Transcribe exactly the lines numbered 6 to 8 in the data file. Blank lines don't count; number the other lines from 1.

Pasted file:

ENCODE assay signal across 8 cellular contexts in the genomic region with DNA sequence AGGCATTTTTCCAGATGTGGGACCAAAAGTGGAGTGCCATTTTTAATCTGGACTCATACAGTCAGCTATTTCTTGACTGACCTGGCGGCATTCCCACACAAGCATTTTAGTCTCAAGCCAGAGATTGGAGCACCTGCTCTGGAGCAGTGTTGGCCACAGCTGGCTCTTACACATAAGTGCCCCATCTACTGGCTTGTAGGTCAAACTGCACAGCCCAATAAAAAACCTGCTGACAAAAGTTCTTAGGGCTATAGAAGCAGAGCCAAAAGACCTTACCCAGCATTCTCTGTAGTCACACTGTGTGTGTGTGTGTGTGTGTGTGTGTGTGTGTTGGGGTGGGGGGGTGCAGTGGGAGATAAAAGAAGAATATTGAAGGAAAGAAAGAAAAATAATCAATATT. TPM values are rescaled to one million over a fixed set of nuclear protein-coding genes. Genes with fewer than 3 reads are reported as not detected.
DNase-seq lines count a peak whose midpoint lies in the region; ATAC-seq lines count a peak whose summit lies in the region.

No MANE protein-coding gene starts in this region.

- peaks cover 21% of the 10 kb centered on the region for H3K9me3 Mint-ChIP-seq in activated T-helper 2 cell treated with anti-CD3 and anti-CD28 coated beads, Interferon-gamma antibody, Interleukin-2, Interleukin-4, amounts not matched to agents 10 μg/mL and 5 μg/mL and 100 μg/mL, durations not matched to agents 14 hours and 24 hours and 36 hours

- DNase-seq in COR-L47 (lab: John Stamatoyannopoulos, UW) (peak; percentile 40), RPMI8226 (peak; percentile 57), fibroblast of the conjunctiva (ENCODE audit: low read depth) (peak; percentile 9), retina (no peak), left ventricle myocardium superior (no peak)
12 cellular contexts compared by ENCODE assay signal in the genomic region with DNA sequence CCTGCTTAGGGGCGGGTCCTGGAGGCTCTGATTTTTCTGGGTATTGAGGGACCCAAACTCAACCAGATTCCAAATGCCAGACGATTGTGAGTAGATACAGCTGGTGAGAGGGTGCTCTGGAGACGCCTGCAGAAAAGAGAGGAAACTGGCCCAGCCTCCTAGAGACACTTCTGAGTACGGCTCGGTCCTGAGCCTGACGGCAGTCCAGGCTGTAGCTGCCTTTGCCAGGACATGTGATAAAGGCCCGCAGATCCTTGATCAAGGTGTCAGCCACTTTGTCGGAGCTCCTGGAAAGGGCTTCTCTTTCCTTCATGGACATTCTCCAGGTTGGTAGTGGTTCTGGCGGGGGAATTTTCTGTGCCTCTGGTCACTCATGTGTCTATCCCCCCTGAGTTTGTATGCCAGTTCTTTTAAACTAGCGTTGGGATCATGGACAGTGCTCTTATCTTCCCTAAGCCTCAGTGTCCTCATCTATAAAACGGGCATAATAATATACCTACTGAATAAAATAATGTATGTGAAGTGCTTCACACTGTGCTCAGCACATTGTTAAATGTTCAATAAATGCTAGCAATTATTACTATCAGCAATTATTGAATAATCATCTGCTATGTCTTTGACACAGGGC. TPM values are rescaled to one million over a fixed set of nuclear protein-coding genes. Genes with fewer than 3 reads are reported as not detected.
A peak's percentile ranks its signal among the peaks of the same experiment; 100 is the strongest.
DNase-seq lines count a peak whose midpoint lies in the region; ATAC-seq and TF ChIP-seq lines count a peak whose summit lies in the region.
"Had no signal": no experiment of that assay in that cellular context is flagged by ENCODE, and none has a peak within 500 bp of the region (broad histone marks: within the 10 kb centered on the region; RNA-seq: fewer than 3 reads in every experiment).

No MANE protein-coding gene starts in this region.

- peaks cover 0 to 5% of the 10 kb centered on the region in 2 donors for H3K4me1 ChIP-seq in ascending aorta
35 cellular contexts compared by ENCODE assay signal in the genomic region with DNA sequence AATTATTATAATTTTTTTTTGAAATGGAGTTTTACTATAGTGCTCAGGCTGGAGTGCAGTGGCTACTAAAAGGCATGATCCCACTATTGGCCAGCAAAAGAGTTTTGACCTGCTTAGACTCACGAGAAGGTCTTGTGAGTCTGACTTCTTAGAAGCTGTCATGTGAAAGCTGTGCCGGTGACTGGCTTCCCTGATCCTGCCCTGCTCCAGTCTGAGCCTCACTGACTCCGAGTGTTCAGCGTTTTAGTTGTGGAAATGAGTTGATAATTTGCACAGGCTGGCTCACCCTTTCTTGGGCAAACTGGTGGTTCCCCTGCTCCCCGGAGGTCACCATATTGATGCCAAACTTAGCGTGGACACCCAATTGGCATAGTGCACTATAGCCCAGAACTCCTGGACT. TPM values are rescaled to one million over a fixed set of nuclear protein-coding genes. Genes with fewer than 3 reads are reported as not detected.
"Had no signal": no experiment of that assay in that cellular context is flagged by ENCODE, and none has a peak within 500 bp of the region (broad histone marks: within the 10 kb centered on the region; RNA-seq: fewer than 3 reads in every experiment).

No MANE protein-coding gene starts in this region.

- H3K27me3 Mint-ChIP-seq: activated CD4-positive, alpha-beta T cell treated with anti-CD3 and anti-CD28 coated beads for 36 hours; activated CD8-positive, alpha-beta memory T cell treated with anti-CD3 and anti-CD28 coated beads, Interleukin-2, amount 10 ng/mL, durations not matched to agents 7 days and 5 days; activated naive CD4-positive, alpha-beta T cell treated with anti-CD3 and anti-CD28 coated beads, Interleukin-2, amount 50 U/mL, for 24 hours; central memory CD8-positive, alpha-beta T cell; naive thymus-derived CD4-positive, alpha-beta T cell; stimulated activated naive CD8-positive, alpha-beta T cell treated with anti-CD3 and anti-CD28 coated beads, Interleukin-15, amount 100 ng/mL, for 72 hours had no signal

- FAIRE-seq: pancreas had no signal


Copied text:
12 cellular contexts compared by ENCODE assay signal in the genomic region with DNA sequence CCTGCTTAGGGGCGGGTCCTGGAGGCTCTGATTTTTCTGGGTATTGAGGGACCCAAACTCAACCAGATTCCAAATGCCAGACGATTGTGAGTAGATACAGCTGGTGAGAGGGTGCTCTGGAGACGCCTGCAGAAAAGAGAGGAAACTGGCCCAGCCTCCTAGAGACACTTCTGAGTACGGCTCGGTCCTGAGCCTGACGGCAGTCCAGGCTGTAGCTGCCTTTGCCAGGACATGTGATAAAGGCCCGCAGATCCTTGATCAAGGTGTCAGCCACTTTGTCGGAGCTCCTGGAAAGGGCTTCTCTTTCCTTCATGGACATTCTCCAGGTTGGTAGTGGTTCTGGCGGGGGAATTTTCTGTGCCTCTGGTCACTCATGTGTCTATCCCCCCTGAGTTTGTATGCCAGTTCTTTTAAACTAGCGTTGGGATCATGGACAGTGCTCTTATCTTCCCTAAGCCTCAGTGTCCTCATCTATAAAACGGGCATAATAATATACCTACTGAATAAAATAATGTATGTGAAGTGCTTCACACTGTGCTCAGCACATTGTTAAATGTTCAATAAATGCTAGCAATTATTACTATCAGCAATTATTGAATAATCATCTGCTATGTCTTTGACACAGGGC. TPM values are rescaled to one million over a fixed set of nuclear protein-coding genes. Genes with fewer than 3 reads are reported as not detected.
A peak's percentile ranks its signal among the peaks of the same experiment; 100 is the strongest.
DNase-seq lines count a peak whose midpoint lies in the region; ATAC-seq and TF ChIP-seq lines count a peak whose summit lies in the region.